skip to main content

AirMap offers digital airspace management system for US Air Force Agility Prime

AirMap is offering its autonomous aircraft digital airspace management system for the US Air Force’s (USAF’s) Agility Prime electric vertical takeoff and landing (eVTOL) procurement effort.

Ben Marcus, chairman and co-founder of the Santa Monica, California-based software company, told Jane’s on 29 April that AirMap’s system uses internet connectivity and cloud computing to facilitate air traffic control (ATC). As long as aircraft have internet connectivity, they can use AirMap’s system.

This is a common operational picture including the total number of aircraft within a given airspace using AirMap’s autonomous aircraft digital airspace management system. AirMap is offering this system for the USAF’s Agility Prime eVTOL procurement as an enabling technology.

AirMap allows ATC systems to scale up dramatically. Existing ATC systems, Marcus said, are entirely manual and analogue, relying on people. The existing ATC system in the US, he said, can handle about 45,000 flights per day with roughly 15,000 air traffic controllers operating the system and does not allow for a massive increase in operations scale that the USAF envisions in the future with eVTOL aircraft.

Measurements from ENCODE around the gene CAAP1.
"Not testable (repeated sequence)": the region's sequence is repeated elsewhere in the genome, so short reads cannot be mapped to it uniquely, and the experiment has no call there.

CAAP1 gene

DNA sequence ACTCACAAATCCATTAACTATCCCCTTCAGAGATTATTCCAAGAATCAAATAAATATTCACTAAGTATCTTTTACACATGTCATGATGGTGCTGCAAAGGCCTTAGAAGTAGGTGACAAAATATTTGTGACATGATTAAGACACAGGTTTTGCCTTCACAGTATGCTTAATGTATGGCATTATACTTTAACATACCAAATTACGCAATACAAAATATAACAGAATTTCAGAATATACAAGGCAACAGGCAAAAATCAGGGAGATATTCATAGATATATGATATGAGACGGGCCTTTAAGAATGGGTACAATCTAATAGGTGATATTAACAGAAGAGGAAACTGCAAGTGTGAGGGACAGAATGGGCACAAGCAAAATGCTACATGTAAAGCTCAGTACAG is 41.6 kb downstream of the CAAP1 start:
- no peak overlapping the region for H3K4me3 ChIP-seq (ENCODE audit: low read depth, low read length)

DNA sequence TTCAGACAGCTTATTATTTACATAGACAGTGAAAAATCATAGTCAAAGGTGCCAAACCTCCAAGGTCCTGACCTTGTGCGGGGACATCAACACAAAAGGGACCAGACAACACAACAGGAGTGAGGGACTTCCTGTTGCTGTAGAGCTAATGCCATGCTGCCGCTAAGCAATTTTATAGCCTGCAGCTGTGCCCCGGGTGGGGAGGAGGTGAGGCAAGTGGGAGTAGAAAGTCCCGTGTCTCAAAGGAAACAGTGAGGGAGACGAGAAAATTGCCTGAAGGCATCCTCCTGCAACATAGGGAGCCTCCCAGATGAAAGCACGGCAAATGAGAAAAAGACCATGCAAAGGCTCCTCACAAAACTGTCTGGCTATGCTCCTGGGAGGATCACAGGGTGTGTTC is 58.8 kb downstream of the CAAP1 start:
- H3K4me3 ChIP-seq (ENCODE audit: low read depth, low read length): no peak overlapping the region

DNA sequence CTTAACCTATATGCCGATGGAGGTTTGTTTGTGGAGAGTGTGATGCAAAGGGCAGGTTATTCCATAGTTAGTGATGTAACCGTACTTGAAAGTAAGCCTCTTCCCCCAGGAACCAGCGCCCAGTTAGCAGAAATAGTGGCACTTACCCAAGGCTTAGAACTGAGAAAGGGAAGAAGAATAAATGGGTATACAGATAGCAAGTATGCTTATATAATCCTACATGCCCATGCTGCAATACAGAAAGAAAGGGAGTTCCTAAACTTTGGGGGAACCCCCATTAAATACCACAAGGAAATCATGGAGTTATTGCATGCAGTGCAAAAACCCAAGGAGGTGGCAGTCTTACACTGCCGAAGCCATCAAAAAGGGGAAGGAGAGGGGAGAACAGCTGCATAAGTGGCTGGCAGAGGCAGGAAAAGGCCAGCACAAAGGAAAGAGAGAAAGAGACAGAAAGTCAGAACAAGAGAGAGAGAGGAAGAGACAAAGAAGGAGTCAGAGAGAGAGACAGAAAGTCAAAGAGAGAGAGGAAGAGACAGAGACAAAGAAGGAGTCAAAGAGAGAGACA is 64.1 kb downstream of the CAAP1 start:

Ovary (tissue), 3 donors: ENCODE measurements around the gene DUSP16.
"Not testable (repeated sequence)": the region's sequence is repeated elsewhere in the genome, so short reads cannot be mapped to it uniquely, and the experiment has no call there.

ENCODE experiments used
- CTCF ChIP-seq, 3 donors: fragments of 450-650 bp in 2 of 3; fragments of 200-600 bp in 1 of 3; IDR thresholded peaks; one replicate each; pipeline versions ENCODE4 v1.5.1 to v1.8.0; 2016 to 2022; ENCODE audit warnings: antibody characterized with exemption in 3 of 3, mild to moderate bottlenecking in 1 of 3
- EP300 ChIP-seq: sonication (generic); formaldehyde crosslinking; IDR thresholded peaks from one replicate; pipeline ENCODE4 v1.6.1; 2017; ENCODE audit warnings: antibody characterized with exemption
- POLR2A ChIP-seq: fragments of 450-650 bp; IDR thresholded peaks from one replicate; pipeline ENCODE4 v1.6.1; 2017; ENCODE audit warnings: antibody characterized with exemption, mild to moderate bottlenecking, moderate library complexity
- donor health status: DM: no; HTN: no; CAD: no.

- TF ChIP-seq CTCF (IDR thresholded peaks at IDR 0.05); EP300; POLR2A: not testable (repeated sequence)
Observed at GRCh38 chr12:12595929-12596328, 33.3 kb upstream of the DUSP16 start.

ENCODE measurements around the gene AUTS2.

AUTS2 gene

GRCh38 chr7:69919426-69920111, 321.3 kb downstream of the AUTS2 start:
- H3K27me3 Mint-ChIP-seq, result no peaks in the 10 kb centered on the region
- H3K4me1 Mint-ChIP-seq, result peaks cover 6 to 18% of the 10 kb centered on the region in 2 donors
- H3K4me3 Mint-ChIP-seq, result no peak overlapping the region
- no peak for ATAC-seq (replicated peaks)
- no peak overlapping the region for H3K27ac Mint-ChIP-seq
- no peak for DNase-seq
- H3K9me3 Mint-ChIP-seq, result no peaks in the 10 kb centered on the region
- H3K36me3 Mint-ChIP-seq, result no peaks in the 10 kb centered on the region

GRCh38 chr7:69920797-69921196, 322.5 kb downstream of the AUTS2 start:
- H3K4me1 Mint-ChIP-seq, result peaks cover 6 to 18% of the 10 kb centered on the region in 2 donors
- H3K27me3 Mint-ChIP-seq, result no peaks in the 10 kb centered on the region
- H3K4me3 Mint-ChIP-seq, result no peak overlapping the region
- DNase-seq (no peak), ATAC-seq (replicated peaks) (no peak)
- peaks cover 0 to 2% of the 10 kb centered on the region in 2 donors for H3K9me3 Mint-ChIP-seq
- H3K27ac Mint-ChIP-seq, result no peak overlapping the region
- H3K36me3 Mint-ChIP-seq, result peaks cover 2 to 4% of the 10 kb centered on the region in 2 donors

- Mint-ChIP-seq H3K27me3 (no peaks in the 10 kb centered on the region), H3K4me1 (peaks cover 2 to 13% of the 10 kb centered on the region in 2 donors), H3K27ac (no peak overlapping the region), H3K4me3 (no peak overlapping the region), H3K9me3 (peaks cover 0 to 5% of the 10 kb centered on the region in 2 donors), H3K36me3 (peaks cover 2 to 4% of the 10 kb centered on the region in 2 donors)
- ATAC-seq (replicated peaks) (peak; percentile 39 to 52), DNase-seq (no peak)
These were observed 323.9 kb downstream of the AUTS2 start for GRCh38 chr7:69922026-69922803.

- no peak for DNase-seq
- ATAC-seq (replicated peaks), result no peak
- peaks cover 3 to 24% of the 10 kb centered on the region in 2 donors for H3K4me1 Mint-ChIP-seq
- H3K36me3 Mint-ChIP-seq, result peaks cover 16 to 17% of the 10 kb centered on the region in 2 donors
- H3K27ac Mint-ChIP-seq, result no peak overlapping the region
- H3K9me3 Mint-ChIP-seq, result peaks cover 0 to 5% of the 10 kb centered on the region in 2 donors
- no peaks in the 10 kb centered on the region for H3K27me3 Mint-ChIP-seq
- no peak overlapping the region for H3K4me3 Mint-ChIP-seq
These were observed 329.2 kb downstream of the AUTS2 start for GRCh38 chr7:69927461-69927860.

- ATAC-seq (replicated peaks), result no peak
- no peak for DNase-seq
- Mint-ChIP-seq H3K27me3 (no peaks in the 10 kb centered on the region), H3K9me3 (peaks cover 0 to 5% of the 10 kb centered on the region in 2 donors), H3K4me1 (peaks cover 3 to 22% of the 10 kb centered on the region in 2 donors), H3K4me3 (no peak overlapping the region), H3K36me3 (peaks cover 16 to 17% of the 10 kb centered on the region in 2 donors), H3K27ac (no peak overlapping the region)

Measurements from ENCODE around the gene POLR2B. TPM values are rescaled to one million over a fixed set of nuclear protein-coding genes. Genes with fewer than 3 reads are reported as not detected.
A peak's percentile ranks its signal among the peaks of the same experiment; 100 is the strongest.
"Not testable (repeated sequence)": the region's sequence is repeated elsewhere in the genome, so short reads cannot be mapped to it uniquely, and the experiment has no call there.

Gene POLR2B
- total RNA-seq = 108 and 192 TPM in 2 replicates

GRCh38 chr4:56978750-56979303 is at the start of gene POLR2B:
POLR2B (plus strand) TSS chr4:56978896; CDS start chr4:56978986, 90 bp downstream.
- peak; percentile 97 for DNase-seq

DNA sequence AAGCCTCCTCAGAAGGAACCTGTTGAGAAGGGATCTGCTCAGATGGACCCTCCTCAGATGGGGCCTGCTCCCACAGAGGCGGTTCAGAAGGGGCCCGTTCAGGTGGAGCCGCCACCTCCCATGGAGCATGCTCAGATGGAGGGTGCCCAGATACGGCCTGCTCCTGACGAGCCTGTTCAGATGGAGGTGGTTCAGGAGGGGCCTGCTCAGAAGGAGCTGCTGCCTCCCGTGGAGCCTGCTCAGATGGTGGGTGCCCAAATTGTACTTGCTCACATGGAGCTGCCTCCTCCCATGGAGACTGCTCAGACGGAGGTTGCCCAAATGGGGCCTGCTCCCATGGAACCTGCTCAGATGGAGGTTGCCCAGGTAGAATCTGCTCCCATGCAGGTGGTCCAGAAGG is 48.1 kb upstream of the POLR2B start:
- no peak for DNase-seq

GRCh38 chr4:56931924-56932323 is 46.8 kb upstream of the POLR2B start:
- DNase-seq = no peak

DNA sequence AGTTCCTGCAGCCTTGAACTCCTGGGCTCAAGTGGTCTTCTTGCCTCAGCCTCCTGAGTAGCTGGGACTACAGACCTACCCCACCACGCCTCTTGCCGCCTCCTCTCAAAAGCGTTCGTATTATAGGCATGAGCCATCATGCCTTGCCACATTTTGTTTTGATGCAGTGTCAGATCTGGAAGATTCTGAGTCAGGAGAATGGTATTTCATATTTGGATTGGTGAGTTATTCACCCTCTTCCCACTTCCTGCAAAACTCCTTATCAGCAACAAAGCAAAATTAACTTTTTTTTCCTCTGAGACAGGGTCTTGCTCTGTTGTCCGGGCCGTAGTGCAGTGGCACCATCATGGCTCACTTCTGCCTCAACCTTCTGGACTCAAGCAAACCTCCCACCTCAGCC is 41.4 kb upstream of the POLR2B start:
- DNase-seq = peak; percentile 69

Marcus said, that traditionally, a commercial unmanned aerial vehicle (UAV) pilot who wants to fly within controlled airspace around a US airport must have ATC authorisation to fly. This process also required, in essence, making a paper request to the US Federal Aviation Administration (FAA) at least 90 days before a flight.

Instead of calling air traffic control on the radio as a conventional pilot would, AirMap allows UAV pilots to get their authorisation digitally through its platform using the FAA Low Altitude Authorization and Notification Capability (LAANC) protocol, which allows an operator to digitally receive ATC authorisation automatically in seconds, Marcus said.

AirMap’s foundational technology is a “four-dimensional twin” of the airspace, or the Google Maps web mapping service “on steroids”, he said. It provides complete intelligence of the past, present, and predicted future state of the airspace including not just flights, but obstacles, terrain, rules, and weather, he said.

Looking to read the full article?

Gain unlimited access to Janes news and more...